The pathophysiology of hypoxia-induced injury to the immature brain is not well understood but is linked to a vicious cycle between oxidative stress and mitochondrial dysfunction. In an effort to promote aerobic energy metabolism, neonates often receive hyperoxic ventilation following global cerebral hypoxia or ischemia. We have found that hyperoxic reoxygenation promotes oxidative stress, damages metabolic enzymes, and worsens energy metabolism and neurologic outcome. These studies have uncovered mechanisms of metabolic failure, including impaired pyruvate dehydrogenase complex (PDHC) activity and loss of mitochondrial NAD(H). Preliminary evidence also indicates that combination therapeutic approaches are available that both ameliorate the metabolic abnormalities and improve outcome. These approaches include genomic post-conditioning by administration of agents, e.g., sulforaphane (SFP), which stimulate the Nr^ mediated transcriptional activation of Phase 2 response, antioxidant and anti-inflammatory genes. We therefore hypothesize that optimal neuroprotection following neonatal cerebral hypoxic ischemia (HII) can be achieved by eariy minimization of oxidative stress and optimization of mitochondrial energy metabolism through the combined interventions of avoiding unnecessary hyperoxia and post-administration of SFP. There are two main aims for this grant period: 1. Determine If both early and delayed oxidative stress, neuronal death, and neurologic Impairment after HII are alleviated by the individual and combined approaches of normoxic re-oxygenatlon and sulforaphane administration. 2. Identify the mechanisms by which mitochondrial metabolic dysfunction contributes to neurodegeneration after neonatal HII, and determine how they are Influenced by gender, levels of ambient [Ozj and activation of the Nrt2-regulated pathway of gene expression. Methods of approach to these aims include the use of male and female rats and Nrf2 +/+ and -/- mice, behavioral outcomes, stereologic histopathology, immunohistochemistry, measurements of mitochondrial proteins and bioenergetic activities, and exposure of cultured Nrf2 +/+ and - /-neurons to transient O2 and glucose deprivation (OGD), and unique quantitative measures of neuronal respiration and glycolysis. The use of both animal and cellular models of H/l in collaboration with Projects 2 and 3 will allow us to elucidate mitochondrial mechanisms of ischemic neuronal dysfunction and death and the molecular pathways through which normoxic re-oxygenation and genomic post-conditioning by SFP reduce neurodegeneration in the immature brain.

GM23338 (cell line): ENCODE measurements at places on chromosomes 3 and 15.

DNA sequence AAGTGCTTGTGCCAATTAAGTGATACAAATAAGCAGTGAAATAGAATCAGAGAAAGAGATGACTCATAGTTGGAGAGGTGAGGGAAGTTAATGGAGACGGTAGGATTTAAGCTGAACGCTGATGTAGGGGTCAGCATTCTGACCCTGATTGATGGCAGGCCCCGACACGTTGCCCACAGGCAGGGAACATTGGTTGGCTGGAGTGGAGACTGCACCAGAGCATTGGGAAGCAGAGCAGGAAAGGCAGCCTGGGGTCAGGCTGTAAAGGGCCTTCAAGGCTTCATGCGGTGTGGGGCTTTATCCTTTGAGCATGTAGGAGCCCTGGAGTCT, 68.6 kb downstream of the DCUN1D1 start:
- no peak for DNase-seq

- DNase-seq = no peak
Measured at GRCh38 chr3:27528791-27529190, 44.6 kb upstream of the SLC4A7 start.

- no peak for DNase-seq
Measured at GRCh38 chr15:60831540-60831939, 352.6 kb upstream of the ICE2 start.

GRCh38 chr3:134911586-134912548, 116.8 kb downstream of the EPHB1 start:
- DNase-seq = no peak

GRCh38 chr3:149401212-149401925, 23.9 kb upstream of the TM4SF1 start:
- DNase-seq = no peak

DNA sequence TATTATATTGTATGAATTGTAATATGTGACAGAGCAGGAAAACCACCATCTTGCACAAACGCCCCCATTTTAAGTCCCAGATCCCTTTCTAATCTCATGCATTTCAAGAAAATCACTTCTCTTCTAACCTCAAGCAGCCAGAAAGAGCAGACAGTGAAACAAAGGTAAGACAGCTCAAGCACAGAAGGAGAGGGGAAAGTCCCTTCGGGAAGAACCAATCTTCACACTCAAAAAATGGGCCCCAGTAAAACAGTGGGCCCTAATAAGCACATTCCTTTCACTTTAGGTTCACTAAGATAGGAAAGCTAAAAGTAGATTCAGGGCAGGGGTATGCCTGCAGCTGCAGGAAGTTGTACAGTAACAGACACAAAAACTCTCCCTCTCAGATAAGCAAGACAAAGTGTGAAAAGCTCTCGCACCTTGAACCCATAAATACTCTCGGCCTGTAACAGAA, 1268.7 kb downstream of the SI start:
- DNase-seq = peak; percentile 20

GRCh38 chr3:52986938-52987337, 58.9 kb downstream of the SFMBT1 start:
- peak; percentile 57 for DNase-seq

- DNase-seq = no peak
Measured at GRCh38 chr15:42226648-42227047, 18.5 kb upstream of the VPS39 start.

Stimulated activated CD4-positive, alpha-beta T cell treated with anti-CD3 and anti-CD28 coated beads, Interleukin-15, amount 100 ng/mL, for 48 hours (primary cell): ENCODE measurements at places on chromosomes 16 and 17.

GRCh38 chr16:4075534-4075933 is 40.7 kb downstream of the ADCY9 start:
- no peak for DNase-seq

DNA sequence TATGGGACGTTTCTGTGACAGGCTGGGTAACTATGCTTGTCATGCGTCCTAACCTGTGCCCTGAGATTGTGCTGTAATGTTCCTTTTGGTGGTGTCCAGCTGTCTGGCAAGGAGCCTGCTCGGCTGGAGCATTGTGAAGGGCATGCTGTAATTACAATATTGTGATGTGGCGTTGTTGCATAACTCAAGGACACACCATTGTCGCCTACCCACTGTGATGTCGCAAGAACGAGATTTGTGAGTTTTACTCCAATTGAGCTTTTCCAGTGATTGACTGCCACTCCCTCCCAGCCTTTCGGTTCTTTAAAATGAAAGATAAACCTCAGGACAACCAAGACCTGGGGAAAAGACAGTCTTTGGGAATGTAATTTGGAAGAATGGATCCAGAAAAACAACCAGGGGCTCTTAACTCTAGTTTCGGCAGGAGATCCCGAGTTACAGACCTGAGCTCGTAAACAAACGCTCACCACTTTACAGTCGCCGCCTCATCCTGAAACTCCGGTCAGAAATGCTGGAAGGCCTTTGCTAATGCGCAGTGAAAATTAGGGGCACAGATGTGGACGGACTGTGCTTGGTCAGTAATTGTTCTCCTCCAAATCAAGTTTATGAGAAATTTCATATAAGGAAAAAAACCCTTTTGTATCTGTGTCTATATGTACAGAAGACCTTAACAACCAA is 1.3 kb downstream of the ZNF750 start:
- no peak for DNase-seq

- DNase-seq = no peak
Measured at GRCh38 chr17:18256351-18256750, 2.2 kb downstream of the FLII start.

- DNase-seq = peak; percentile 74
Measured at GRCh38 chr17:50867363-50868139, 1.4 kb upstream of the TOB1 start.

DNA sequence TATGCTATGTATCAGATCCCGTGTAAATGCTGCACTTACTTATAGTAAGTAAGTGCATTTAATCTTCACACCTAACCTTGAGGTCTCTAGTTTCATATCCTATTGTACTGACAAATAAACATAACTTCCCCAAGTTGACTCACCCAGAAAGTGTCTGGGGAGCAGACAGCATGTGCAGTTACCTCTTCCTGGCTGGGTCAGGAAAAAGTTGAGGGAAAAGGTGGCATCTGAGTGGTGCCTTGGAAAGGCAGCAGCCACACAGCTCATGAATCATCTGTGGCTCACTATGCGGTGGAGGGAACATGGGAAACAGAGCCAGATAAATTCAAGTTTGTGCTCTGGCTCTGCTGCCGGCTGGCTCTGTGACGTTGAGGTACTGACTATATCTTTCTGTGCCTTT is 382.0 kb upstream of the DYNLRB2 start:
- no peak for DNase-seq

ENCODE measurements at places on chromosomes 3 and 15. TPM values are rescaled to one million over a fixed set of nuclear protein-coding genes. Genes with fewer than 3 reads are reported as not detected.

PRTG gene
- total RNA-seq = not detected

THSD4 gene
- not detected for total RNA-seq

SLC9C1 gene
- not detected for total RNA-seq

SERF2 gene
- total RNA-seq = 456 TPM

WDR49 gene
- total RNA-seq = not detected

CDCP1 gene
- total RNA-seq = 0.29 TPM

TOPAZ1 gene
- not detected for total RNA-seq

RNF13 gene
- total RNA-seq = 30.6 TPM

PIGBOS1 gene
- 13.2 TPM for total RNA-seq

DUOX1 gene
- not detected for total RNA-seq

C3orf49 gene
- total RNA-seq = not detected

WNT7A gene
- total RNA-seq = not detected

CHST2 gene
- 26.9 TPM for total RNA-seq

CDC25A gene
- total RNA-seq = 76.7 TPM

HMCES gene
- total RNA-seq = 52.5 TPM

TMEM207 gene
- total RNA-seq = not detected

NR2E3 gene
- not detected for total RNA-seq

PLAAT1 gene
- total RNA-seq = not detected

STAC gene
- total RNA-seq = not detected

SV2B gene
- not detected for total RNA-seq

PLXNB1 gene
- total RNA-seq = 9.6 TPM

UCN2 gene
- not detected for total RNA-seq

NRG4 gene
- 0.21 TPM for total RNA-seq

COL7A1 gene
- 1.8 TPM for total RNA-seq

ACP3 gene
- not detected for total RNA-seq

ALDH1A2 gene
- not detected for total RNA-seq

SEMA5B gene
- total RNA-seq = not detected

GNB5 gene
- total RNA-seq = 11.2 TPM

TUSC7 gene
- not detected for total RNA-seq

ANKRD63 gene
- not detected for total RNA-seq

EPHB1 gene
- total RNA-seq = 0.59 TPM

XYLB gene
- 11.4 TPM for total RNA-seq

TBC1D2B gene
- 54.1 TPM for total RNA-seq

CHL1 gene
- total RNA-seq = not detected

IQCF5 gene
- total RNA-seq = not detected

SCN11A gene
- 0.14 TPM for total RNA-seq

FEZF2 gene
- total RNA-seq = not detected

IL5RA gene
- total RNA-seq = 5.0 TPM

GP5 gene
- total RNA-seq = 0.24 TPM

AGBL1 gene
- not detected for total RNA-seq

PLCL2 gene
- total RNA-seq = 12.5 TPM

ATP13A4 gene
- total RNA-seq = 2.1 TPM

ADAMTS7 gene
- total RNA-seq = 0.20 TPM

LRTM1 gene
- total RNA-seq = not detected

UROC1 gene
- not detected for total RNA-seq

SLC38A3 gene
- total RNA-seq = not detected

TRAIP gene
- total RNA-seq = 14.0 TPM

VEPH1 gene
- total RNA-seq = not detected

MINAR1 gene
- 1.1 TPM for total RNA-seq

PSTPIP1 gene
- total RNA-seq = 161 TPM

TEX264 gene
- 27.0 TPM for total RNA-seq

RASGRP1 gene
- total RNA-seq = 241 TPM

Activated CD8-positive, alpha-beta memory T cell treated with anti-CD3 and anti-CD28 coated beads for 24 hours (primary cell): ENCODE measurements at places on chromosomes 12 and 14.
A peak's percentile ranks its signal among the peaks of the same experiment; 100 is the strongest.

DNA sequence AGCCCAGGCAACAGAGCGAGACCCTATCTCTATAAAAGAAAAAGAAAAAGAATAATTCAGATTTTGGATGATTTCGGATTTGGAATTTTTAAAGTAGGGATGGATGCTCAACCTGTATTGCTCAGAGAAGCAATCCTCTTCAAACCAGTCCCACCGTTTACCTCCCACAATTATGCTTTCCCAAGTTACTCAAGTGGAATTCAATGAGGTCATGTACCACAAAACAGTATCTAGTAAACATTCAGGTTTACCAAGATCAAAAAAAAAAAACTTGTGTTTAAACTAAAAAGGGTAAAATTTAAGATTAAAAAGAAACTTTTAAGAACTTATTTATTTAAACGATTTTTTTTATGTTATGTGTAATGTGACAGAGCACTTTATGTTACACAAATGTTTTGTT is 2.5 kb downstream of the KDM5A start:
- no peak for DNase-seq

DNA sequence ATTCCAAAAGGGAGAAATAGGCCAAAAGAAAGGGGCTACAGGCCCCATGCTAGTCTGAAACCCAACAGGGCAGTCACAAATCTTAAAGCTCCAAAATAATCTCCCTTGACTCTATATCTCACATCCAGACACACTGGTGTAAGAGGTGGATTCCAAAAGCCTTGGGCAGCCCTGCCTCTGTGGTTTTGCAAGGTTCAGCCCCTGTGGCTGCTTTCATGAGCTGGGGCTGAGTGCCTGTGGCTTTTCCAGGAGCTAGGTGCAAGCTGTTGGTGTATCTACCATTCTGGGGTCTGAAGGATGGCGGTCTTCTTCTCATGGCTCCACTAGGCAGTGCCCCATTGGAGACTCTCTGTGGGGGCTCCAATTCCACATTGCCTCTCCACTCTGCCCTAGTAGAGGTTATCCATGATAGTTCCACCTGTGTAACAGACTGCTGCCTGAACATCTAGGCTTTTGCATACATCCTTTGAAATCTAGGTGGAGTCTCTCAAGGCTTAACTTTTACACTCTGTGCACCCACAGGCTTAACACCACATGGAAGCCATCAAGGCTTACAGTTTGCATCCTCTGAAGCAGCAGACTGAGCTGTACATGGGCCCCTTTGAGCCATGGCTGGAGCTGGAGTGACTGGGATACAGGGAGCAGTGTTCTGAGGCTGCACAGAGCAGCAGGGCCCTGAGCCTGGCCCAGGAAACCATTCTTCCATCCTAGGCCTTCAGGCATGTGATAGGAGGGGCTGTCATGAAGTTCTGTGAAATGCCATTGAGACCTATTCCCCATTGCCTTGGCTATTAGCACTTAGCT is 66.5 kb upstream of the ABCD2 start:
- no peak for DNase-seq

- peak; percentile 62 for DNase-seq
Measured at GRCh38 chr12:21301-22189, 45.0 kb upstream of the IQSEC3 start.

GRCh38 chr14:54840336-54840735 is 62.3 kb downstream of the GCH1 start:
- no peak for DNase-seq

The translational significance of these studies is that they could identify one or more combinations of neuroprotective interventions that could be safely tested in clinical trials with neonates that experience asphyxial hypoxia. The mechanistic significance of our work is that it will provide a much needed identification ofthe factors that limit brain energy metabolism at different periods after HI and how different levels of oxidative stress modulate these factors.
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